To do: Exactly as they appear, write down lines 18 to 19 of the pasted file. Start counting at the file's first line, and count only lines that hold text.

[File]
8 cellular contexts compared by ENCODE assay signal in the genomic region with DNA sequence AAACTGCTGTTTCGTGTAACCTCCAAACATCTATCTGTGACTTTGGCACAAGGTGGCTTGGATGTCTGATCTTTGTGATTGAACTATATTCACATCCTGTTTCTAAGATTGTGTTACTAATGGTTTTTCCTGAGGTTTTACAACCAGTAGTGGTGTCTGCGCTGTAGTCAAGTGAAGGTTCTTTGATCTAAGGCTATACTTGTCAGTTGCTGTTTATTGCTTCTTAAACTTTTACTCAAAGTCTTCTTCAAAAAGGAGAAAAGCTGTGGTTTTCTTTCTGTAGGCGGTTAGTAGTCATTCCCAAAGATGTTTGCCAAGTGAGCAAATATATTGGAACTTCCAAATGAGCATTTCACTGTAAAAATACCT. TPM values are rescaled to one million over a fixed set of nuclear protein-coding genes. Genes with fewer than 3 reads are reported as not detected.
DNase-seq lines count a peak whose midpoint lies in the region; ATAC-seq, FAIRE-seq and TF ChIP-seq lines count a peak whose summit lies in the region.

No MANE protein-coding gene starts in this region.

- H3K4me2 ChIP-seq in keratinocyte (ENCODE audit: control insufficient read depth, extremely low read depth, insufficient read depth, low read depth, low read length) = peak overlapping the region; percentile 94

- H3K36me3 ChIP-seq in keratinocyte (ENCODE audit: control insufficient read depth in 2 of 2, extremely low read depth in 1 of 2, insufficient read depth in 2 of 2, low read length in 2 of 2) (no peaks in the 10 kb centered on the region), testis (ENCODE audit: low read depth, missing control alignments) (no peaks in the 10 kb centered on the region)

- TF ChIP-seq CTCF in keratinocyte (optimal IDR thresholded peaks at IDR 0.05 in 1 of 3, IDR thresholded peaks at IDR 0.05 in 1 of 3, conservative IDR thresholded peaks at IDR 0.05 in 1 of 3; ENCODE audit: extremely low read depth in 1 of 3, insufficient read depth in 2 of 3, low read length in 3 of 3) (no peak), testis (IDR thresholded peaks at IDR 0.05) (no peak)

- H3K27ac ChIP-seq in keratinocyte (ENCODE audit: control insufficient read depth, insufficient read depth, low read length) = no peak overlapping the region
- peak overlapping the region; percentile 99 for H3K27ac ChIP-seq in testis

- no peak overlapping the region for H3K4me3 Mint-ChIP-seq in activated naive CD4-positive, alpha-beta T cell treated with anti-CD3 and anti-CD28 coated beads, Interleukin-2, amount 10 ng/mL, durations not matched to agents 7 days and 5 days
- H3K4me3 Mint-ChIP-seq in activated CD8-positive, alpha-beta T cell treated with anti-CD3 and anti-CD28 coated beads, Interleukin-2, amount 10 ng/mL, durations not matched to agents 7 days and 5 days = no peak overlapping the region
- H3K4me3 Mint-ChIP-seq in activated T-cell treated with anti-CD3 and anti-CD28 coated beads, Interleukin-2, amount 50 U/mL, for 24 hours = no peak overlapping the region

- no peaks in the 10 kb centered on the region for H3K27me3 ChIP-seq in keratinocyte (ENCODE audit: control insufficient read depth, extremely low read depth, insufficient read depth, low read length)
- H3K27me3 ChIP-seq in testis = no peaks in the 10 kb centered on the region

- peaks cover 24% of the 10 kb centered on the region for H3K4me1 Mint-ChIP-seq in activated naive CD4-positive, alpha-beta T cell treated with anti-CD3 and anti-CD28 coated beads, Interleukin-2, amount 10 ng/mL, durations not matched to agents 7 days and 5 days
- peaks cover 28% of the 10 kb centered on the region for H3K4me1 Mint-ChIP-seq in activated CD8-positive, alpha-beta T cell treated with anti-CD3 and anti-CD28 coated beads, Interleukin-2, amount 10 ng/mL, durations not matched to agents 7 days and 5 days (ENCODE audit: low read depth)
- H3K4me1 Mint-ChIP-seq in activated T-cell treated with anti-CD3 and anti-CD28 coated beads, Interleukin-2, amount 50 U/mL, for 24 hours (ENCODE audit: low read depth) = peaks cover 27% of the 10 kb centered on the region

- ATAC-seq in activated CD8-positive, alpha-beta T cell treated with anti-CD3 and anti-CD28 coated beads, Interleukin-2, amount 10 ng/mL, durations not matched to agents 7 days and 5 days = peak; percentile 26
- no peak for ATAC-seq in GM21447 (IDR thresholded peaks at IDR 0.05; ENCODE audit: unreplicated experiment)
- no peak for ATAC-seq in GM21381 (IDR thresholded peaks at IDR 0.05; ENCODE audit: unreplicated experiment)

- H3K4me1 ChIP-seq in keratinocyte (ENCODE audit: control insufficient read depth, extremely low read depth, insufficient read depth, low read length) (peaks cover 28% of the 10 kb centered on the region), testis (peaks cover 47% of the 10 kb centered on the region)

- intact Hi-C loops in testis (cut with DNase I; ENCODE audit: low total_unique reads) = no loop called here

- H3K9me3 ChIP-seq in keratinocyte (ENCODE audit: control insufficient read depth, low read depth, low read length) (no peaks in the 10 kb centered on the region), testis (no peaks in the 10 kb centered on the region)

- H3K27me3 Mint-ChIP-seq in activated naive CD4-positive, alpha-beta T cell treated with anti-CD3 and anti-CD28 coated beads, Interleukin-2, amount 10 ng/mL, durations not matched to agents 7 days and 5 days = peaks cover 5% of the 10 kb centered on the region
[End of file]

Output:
- no peak for ATAC-seq in GM21447 (IDR thresholded peaks at IDR 0.05; ENCODE audit: unreplicated experiment)
- no peak for ATAC-seq in GM21381 (IDR thresholded peaks at IDR 0.05; ENCODE audit: unreplicated experiment)